Researchers at the Applied Physics Laboratory at Johns Hopkins university have successfully tested a new robotic hand that is wired directly into the brain, allowing a person with the hand to feel again. This project is part of a larger effort to develop advanced replacement limbs funded by the US military's Defense Advanced Research Projects Agency (Darpa).

A 28-year-old paralyzed man volunteered to be the test subject and had electrodes from the prosthetic hand inserted into his sensory and motor cortexes. It sounds invasive, but it lets him control the hand with thought, as well as sense when the fingers on the hand are touched.

How does it work? The hand is fitted with sensors that detect pressure applied to the fingers, and then the hand creates electrical signals to mimic the sense of touch. The volunteer could determine which finger was touched with high accuracy - while blindfolded.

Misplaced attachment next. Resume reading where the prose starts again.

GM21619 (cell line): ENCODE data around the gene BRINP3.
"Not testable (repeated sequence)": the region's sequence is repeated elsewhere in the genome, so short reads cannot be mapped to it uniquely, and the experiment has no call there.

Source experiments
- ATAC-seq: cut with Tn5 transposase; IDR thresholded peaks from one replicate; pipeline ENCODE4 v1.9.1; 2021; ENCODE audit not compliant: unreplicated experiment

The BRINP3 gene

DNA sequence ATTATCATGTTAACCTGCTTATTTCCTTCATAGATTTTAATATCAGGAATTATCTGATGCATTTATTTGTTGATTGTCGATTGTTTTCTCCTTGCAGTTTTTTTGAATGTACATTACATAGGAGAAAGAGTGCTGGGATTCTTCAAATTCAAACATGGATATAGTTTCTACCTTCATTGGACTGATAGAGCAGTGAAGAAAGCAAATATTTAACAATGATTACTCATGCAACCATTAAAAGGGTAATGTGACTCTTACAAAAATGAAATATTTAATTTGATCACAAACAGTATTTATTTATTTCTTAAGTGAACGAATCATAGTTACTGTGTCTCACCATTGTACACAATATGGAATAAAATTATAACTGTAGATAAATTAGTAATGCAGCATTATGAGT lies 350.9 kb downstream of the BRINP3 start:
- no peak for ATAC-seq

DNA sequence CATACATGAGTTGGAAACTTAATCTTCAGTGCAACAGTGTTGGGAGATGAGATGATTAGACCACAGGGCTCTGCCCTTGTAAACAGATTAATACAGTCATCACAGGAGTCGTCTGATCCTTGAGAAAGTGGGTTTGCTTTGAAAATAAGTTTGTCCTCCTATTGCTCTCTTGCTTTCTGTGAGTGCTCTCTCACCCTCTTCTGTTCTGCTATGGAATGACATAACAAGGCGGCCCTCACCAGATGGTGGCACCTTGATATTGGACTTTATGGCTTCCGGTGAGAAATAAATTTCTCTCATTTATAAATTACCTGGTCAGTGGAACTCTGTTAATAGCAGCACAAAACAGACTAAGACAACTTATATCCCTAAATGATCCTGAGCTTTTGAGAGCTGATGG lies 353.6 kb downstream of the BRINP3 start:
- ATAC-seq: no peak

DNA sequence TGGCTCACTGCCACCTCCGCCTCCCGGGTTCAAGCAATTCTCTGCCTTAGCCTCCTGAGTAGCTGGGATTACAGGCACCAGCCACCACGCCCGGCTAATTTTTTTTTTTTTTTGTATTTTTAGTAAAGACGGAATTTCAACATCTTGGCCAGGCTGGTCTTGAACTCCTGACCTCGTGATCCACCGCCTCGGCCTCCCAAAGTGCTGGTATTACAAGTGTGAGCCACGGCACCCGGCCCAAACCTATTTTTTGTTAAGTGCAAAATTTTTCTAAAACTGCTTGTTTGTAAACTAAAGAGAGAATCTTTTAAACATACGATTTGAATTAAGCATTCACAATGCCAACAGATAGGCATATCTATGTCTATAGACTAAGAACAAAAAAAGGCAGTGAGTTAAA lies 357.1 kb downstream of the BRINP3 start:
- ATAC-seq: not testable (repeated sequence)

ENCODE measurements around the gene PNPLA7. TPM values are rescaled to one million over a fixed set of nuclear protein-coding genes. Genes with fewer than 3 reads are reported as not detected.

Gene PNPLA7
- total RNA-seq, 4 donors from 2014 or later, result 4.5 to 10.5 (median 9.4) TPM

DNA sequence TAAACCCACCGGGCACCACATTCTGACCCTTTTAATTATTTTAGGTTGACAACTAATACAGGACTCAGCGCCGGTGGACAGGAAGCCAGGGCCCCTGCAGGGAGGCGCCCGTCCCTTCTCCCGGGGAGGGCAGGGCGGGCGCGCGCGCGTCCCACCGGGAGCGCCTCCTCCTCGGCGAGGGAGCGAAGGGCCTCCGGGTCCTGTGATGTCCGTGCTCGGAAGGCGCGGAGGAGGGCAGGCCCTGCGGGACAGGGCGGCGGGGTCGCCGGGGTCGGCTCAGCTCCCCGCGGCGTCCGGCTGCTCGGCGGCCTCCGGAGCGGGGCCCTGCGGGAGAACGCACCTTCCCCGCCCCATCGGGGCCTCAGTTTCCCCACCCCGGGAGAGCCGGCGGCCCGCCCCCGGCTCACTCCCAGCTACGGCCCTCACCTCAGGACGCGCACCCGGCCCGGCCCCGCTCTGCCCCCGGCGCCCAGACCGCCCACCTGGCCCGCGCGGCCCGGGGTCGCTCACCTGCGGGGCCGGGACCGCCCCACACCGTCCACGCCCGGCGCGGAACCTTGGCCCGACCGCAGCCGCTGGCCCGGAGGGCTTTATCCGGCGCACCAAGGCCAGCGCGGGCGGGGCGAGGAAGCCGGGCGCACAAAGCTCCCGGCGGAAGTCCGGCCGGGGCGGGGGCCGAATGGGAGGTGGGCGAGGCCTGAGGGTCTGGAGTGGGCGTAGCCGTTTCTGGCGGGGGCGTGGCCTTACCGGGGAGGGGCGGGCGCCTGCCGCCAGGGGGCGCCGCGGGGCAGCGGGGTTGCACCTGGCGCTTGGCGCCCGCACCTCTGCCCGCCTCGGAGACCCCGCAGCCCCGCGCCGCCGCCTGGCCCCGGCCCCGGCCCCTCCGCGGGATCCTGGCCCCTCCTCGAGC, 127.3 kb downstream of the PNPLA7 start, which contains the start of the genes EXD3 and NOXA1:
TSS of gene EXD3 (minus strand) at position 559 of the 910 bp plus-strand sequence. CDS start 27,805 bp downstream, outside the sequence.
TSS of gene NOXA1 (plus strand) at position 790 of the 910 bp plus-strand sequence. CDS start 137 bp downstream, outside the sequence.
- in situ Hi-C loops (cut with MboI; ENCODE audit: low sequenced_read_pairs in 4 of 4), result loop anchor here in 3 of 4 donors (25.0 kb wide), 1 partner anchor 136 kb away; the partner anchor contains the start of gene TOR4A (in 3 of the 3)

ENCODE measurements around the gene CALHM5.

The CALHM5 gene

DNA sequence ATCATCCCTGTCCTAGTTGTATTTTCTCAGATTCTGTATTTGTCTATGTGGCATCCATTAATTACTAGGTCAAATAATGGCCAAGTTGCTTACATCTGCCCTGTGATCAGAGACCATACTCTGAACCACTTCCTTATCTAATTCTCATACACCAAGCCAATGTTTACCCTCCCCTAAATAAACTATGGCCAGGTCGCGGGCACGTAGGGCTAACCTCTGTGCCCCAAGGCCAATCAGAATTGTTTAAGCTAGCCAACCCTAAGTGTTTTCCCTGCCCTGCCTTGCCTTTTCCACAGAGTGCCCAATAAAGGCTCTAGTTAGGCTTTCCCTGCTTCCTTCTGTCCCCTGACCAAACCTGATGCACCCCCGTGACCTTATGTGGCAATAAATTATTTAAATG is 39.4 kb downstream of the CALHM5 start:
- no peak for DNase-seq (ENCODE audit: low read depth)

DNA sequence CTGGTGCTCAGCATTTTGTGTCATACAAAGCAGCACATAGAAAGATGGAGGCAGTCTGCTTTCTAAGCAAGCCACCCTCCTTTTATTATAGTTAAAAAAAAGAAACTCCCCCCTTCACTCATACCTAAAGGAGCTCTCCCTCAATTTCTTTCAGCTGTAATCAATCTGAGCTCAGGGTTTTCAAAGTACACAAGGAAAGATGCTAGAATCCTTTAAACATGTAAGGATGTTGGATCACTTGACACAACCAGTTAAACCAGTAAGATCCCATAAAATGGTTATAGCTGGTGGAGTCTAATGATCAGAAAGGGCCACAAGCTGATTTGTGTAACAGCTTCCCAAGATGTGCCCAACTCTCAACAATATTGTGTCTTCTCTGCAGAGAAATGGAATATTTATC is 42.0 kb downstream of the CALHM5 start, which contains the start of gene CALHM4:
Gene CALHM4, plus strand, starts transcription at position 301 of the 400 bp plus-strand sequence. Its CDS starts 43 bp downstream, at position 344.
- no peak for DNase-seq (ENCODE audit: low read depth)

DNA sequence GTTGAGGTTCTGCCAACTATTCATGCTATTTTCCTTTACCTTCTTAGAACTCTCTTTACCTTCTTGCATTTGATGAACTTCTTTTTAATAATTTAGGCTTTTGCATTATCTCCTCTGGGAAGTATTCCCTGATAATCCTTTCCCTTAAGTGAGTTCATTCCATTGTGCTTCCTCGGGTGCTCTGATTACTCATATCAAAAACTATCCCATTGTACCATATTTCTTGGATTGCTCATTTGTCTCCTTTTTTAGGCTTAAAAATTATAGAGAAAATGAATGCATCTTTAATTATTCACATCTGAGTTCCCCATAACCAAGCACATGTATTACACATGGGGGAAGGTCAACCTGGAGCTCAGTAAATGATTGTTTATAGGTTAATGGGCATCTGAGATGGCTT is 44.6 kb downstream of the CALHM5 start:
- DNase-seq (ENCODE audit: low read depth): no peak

And when the team pressed two fingers, but asked which single finger was touched, the volunteer was able to tell the difference, and asked if someone was playing a trick on him.

Darpa program manager, Justin Sanchez, said that there is much progress to be made in this area, but for prosthetics to feel natural there must be signals traveling back and forth from the brain.

"By wiring a sense of touch from a mechanical hand directly into the brain, this work shows the potential for seamless biotechnological restoration of near-natural function," Sanchez said. "We've completed the circuit."

The man who volunteered to test the robotic hand has been paralyzed for more than a decade from a spinal cord injury, but he knows what it feels like to have a fully functioning hand. And after testing this new prosthetic, he said it felt real and natural.